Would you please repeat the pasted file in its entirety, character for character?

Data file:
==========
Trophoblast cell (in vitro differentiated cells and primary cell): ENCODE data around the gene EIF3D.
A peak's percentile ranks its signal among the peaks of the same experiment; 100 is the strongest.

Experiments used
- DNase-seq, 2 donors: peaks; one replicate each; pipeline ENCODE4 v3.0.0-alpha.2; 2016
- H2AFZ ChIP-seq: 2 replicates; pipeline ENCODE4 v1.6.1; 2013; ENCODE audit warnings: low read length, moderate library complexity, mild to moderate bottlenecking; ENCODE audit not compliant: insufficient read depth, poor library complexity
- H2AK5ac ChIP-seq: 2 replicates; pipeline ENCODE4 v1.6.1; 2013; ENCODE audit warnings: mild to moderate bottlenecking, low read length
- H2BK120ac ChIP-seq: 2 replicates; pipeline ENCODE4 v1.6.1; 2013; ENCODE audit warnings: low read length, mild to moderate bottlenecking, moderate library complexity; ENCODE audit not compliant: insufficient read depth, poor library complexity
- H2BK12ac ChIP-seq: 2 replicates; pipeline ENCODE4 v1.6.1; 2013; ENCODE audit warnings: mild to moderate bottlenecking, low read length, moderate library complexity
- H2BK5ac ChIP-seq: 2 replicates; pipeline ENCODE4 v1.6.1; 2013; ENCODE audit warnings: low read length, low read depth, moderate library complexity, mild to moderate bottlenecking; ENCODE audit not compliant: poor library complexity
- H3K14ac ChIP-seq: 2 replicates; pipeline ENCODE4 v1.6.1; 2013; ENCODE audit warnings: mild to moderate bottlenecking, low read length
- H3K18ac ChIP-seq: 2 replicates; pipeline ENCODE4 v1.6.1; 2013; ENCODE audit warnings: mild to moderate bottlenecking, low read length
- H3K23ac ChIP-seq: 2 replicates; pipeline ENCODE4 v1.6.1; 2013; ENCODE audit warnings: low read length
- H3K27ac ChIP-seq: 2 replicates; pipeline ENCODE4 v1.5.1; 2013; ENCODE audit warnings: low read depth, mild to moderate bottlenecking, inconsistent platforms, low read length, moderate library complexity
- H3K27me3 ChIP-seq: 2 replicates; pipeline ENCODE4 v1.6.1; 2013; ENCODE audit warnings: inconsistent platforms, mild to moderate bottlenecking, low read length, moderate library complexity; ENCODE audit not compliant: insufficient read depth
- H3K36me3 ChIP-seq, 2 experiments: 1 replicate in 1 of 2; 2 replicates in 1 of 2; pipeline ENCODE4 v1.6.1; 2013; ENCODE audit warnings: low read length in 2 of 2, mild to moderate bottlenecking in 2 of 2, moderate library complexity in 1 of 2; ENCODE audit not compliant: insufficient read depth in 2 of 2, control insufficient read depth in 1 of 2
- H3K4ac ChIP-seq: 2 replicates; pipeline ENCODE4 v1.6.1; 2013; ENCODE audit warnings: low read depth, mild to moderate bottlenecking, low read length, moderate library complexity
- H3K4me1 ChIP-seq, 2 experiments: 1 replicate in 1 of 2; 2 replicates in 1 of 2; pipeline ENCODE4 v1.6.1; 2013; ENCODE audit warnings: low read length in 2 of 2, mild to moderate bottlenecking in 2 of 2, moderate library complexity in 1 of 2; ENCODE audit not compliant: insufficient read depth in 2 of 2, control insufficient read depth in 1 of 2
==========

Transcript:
Trophoblast cell (in vitro differentiated cells and primary cell): ENCODE data around the gene EIF3D.
A peak's percentile ranks its signal among the peaks of the same experiment; 100 is the strongest.

Experiments used
- DNase-seq, 2 donors: peaks; one replicate each; pipeline ENCODE4 v3.0.0-alpha.2; 2016
- H2AFZ ChIP-seq: 2 replicates; pipeline ENCODE4 v1.6.1; 2013; ENCODE audit warnings: low read length, moderate library complexity, mild to moderate bottlenecking; ENCODE audit not compliant: insufficient read depth, poor library complexity
- H2AK5ac ChIP-seq: 2 replicates; pipeline ENCODE4 v1.6.1; 2013; ENCODE audit warnings: mild to moderate bottlenecking, low read length
- H2BK120ac ChIP-seq: 2 replicates; pipeline ENCODE4 v1.6.1; 2013; ENCODE audit warnings: low read length, mild to moderate bottlenecking, moderate library complexity; ENCODE audit not compliant: insufficient read depth, poor library complexity
- H2BK12ac ChIP-seq: 2 replicates; pipeline ENCODE4 v1.6.1; 2013; ENCODE audit warnings: mild to moderate bottlenecking, low read length, moderate library complexity
- H2BK5ac ChIP-seq: 2 replicates; pipeline ENCODE4 v1.6.1; 2013; ENCODE audit warnings: low read length, low read depth, moderate library complexity, mild to moderate bottlenecking; ENCODE audit not compliant: poor library complexity
- H3K14ac ChIP-seq: 2 replicates; pipeline ENCODE4 v1.6.1; 2013; ENCODE audit warnings: mild to moderate bottlenecking, low read length
- H3K18ac ChIP-seq: 2 replicates; pipeline ENCODE4 v1.6.1; 2013; ENCODE audit warnings: mild to moderate bottlenecking, low read length
- H3K23ac ChIP-seq: 2 replicates; pipeline ENCODE4 v1.6.1; 2013; ENCODE audit warnings: low read length
- H3K27ac ChIP-seq: 2 replicates; pipeline ENCODE4 v1.5.1; 2013; ENCODE audit warnings: low read depth, mild to moderate bottlenecking, inconsistent platforms, low read length, moderate library complexity
- H3K27me3 ChIP-seq: 2 replicates; pipeline ENCODE4 v1.6.1; 2013; ENCODE audit warnings: inconsistent platforms, mild to moderate bottlenecking, low read length, moderate library complexity; ENCODE audit not compliant: insufficient read depth
- H3K36me3 ChIP-seq, 2 experiments: 1 replicate in 1 of 2; 2 replicates in 1 of 2; pipeline ENCODE4 v1.6.1; 2013; ENCODE audit warnings: low read length in 2 of 2, mild to moderate bottlenecking in 2 of 2, moderate library complexity in 1 of 2; ENCODE audit not compliant: insufficient read depth in 2 of 2, control insufficient read depth in 1 of 2
- H3K4ac ChIP-seq: 2 replicates; pipeline ENCODE4 v1.6.1; 2013; ENCODE audit warnings: low read depth, mild to moderate bottlenecking, low read length, moderate library complexity
- H3K4me1 ChIP-seq, 2 experiments: 1 replicate in 1 of 2; 2 replicates in 1 of 2; pipeline ENCODE4 v1.6.1; 2013; ENCODE audit warnings: low read length in 2 of 2, mild to moderate bottlenecking in 2 of 2, moderate library complexity in 1 of 2; ENCODE audit not compliant: insufficient read depth in 2 of 2, control insufficient read depth in 1 of 2